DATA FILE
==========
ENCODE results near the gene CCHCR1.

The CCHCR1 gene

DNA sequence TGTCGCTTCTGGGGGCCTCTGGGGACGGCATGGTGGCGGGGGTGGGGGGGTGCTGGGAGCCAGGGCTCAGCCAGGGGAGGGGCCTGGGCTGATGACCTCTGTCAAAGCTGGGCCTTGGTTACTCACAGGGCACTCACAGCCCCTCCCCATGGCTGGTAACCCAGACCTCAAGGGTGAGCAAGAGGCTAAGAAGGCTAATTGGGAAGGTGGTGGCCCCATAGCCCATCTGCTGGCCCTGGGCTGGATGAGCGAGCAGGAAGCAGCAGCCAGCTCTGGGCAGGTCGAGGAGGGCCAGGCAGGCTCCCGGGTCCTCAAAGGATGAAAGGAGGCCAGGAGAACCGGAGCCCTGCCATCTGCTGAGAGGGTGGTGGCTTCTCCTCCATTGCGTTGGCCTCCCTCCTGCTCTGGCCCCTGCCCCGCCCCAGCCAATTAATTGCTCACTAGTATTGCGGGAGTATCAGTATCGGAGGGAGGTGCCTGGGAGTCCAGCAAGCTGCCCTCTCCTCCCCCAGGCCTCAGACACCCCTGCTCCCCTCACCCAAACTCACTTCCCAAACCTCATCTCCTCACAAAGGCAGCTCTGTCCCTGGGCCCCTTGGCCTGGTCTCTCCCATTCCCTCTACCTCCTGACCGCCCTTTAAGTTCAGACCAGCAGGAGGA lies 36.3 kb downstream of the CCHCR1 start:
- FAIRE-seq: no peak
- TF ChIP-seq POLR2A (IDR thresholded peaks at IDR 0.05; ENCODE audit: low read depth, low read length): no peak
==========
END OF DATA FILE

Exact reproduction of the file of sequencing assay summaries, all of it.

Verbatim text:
ENCODE results near the gene CCHCR1.

The CCHCR1 gene

DNA sequence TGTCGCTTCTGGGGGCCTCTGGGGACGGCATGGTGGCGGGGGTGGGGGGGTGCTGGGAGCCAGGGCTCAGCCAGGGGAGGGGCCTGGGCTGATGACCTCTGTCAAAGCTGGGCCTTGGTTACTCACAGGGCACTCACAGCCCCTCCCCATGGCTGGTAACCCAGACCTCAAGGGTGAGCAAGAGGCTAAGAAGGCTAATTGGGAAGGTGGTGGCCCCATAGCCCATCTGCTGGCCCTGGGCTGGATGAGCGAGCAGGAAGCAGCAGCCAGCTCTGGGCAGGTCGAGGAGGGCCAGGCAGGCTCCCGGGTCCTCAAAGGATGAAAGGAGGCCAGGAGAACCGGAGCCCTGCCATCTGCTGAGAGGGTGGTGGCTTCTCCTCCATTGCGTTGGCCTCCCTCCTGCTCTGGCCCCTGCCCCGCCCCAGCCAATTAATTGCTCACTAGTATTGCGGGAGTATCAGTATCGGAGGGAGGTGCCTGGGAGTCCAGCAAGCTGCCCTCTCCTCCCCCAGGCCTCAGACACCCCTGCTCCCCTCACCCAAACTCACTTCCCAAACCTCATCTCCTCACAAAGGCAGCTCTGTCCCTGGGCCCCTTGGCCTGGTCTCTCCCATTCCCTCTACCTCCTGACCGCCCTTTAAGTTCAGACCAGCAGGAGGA lies 36.3 kb downstream of the CCHCR1 start:
- FAIRE-seq: no peak
- TF ChIP-seq POLR2A (IDR thresholded peaks at IDR 0.05; ENCODE audit: low read depth, low read length): no peak